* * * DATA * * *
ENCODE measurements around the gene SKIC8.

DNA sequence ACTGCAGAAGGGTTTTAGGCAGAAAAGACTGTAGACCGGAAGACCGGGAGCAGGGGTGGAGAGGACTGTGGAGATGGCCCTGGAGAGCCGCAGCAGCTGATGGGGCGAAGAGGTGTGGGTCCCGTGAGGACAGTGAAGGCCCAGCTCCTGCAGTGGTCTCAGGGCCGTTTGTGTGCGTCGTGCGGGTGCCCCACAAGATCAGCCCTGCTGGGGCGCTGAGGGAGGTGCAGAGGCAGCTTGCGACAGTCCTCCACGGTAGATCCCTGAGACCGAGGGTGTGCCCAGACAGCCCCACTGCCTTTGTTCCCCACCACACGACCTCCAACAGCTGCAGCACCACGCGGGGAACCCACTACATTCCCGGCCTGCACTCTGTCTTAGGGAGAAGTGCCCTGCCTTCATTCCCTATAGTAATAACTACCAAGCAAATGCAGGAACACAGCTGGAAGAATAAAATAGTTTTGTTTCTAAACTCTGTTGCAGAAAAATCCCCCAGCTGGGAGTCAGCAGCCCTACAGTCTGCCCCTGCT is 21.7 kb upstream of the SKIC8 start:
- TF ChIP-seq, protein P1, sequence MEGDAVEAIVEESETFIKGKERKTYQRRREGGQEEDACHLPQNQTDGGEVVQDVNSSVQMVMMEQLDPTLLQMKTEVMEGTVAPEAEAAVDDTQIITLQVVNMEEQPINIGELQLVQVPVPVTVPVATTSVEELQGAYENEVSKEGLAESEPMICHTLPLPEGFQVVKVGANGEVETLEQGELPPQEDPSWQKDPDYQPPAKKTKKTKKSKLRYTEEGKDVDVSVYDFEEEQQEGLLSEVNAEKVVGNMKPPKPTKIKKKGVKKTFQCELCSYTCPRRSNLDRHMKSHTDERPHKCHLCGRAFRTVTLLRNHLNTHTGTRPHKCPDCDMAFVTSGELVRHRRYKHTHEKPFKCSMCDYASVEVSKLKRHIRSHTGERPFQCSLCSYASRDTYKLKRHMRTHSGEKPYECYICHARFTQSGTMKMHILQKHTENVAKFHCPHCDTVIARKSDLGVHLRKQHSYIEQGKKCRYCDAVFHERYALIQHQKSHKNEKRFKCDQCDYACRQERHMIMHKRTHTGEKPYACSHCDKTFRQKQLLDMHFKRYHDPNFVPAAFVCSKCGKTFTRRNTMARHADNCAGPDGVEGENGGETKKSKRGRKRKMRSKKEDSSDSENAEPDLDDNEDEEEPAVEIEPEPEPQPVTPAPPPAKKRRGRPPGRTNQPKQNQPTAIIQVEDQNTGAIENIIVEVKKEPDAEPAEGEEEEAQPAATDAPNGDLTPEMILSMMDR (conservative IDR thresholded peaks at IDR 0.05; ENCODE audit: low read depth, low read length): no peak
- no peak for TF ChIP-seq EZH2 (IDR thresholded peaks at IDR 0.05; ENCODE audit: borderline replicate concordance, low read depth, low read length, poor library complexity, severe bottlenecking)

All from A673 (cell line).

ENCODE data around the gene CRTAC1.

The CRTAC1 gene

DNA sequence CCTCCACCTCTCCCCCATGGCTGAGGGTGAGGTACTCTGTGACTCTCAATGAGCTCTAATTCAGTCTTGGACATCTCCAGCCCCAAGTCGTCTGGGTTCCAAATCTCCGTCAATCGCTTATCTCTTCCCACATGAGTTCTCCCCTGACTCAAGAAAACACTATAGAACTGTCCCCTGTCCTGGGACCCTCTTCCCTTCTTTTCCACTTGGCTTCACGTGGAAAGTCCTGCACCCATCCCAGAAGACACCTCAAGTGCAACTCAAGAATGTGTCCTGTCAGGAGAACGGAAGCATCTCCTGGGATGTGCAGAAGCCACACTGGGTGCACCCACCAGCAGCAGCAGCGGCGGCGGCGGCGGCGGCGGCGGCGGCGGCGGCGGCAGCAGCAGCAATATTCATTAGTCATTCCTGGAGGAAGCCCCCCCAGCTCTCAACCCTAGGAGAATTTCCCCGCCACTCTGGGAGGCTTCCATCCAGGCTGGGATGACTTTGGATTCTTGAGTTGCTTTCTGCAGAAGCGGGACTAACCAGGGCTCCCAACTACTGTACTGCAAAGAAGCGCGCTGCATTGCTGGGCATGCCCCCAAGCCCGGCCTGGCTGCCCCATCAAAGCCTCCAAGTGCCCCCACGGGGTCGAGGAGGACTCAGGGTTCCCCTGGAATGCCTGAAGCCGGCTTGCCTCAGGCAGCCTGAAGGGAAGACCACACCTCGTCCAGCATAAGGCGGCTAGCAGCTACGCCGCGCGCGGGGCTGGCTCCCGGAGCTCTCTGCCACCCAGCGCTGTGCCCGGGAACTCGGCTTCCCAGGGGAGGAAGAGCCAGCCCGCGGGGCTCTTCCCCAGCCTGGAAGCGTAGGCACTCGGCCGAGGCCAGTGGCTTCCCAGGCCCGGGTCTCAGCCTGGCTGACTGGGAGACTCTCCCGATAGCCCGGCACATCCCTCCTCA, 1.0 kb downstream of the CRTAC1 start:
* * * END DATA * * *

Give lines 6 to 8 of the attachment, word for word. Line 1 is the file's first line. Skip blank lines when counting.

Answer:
ENCODE data around the gene CRTAC1.

The CRTAC1 gene

DNA sequence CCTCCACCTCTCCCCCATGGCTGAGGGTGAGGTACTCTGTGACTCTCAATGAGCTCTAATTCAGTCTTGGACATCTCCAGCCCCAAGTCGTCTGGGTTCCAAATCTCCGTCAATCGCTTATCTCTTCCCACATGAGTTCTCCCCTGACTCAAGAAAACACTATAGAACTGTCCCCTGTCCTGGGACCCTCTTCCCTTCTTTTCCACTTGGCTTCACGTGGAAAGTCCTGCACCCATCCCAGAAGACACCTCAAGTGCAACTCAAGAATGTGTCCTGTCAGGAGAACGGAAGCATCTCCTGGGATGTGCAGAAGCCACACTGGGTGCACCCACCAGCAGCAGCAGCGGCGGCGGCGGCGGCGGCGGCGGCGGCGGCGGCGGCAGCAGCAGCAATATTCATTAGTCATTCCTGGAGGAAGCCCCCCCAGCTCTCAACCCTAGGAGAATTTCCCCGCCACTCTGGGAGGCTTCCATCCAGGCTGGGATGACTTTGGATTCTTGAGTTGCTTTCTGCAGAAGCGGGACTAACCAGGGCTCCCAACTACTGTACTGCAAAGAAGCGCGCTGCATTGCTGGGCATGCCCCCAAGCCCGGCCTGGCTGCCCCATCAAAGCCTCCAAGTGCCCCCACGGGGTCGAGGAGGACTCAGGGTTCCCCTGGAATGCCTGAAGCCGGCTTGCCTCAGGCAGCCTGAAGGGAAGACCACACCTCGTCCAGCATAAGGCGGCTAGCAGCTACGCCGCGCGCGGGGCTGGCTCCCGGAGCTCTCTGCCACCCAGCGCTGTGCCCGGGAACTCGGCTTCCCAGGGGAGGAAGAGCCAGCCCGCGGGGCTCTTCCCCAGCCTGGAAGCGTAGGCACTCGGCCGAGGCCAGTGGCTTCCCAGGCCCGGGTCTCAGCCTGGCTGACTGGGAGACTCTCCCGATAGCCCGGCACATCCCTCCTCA, 1.0 kb downstream of the CRTAC1 start: